Over 9 years ago a militant Salafist named Osama Bin Laden inflicted a major body blow to the United States of America. Once they overcame the shock of disbelief, many in the Muslim world not only cheered but also mobilized in support of Al Qaeda defined Islamist causes. Young Muslims fought against Americans and their supporters in Afghanistan and Iraq, blew themselves up in Jerusalem, Madrid and London and rioted against Danish cartoons. The gingerly treatment of Osama’s body demonstrates that the Obama administration expected a similar response to the killing of Bin Laden. Instead, with the exception of a few belligerent announcements by usual suspects such as the Pakistani Jamiat Ulema-e-Islam, Muslim Brotherhood, Hamas and Fatah militants, Osama’s demise was greeted with indifference.
How come? As Osama predicted, Muslims follow the strong horse and a growing number of them have concluded that Osama is the weak one. In other words, the old time America freedom strategy put in place by President George W. Bush (and temporarily shelved by President Barack Hussein Obama) has won the real war for the hearts and minds of Muslims. When young Tunisians, Egyptians, Yemenites, Libyans or Syrians risk their lives, they do so to promote liberal democracy not Islamist theocracy.
Yes, it has been a costly war and it is far from over . Let us not forget that declaring victory prematurely led democracies to squander their World War I victory with disastrous results. Ruling elites are never fond of releasing the reigns of power. It is only when they experience the greater freedom and safety that liberal democracy offers, do they come to terms with its greater demand for accountability. For when all said and done, democratic ruling elites, unlike autocratic ones, may and often do lose power but they find the consequences are easily manageable and the lose of power impermanent.
Democracies are easy to disparage as they inherently involve the relentless exposure of one ruling elite’s public and private failings by competing elites.
Why can’t you all just get along and do what is right for the country? Is the ridiculous question ask repeatedly by the media and the public. Ridiculous because it reveals an ignorance of the essence of the electoral democracy.
First, there is rarely, if ever, a self evident “right thing” to do for the country. Second, acquisition of power in democracies often depends on the ability to offer a competing answer to the one presently offered by the government in power or at the very least on convincing the electorate that the party in power is executing the policy in an inefficient or corrupt manner. In other words, while autocracies focus on the positive, democracies focus on the negative. That focus plays into the hands of intellectuals who are always contemptuous of “compromising politicians” and hankering after “philosopher kings.“ More tragically, the education of the young falls into the hand of these misguided intellectuals engaged in university teaching. Having learned nothing from the horrors their Kmer Rouge students perpetrated on Cambodians, they continued to harp on the failings of democracy and foolishly toil to turn autocratic princes such as Qaddafi and Assad into “philosopher kings” only to discover they helped produced tyrants who feel justified in repressing ruthlessly the democratic aspirations of their people.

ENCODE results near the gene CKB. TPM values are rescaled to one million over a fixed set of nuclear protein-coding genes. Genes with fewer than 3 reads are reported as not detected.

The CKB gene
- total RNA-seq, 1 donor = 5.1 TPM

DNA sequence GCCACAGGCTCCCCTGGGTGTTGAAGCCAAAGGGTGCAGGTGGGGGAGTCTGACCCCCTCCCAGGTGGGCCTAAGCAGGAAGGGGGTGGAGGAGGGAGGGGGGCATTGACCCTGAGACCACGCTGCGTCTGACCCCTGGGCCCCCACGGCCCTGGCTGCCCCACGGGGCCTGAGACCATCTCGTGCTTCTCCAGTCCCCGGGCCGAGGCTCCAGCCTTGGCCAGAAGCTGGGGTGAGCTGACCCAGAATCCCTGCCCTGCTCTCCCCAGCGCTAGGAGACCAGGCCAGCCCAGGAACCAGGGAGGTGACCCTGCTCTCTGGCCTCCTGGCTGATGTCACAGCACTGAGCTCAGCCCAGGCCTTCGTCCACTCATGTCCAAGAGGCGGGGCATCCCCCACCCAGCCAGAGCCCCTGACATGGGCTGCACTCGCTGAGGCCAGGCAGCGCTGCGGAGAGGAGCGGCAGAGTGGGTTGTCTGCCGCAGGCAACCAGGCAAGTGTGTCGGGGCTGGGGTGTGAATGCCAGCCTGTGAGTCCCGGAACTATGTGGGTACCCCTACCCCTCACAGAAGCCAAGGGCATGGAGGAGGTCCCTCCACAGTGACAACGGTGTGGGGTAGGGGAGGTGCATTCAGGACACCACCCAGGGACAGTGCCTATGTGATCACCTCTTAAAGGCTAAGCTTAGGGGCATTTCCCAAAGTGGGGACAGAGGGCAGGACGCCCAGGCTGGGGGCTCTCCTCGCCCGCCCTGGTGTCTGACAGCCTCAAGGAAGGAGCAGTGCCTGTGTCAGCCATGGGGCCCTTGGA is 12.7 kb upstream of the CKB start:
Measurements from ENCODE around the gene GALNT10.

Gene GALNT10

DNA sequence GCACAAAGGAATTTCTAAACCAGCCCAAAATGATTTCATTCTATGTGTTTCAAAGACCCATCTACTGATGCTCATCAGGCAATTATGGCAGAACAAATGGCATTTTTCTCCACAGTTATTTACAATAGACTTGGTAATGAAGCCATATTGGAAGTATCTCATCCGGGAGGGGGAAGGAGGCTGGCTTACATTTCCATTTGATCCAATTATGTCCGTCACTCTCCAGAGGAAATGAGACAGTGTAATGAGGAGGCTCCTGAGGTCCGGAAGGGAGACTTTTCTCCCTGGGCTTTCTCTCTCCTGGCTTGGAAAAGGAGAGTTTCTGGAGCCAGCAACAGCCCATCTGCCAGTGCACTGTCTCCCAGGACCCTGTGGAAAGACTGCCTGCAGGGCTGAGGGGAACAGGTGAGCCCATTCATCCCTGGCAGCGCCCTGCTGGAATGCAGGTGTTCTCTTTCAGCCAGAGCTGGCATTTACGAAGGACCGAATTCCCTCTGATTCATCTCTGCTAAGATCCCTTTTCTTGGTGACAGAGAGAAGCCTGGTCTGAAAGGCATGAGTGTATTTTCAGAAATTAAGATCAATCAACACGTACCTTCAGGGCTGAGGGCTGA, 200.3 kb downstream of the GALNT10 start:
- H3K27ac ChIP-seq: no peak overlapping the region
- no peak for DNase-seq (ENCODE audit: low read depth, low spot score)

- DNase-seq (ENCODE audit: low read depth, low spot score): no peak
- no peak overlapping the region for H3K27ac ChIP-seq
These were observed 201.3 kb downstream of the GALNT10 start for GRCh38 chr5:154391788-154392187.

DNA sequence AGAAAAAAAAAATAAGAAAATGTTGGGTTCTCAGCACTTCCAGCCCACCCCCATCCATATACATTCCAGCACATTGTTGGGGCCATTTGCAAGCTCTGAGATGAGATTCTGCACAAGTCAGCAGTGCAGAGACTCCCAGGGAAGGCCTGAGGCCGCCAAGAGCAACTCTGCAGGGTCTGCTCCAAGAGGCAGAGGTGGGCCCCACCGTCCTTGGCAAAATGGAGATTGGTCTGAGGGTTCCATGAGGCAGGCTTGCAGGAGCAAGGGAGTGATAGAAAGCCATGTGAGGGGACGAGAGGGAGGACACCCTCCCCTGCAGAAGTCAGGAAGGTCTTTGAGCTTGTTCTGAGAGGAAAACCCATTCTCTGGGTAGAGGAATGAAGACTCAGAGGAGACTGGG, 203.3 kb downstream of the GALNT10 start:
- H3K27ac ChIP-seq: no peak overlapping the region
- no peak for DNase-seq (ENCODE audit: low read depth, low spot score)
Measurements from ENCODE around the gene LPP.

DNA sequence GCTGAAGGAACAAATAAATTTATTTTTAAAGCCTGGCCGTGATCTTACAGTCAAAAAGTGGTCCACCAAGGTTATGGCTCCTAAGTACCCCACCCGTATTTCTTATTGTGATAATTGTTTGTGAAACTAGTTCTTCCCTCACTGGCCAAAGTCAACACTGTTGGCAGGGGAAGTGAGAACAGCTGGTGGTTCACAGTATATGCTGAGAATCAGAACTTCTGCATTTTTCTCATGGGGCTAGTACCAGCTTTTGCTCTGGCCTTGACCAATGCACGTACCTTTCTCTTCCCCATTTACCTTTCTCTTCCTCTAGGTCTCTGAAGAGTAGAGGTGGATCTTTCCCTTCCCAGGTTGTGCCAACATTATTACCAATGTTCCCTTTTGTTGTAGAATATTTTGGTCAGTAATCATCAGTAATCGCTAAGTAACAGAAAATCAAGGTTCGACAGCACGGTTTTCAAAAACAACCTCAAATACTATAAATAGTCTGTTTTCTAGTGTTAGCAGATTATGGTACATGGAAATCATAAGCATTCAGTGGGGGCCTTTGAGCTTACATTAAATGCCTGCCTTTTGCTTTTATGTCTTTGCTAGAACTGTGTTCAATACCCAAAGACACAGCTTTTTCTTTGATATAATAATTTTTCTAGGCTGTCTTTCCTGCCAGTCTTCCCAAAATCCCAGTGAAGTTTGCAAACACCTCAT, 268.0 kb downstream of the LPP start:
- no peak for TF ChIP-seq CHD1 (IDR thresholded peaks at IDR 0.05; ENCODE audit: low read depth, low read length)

Those aspirations were nurtured by greater interaction with Western Muslim diasporas not to mention an appreciation of the resiliency of democracies. It was easier to convince people of the mendacity of America when few people knew anyone living there. Muslims not only see their friends and neighbors flourishing in America but have come to realize that their violent behavior has become a source of shame and humiliation to Muslims living abroad and perhaps even to Islam itself. At the same time they watched Muslim political parties flourish freely in Turkey, Indonesia and Israel.
As for America, it was far from being a weak horse. Not only did it have the ability to conquer two Arab states but young Americans loved their country enough to volunteer to fight and die to defeat Jihadism by making those countries into a better more democratic places. At the same time, Americans were confident and open minded enough to elect a young man called Barack Hussein Obama president and when they discovered they did not like his policies, they organized mass tea parties and followed up by electing representatives committed to the blocking of his policies.
In short, sometime in the past year, young Arabs decided that their honor depended not on going abroad in search of infidels to kill but in daring to confront their unjust, bloody sclerotic rulers at home. Hence, not only are they not upset by the killing of Osama, they would be delighted with the targeted killing of Qaddafi and Assad. This does not mean that Al Qaeda is incapable of mounting additional attacks. It only means that the freedom agenda has captured the imagination of the Muslim youth just as it has captured the imagination of others who had the misfortune of living in fear societies.
For more, see my History News Network blog Deja vu
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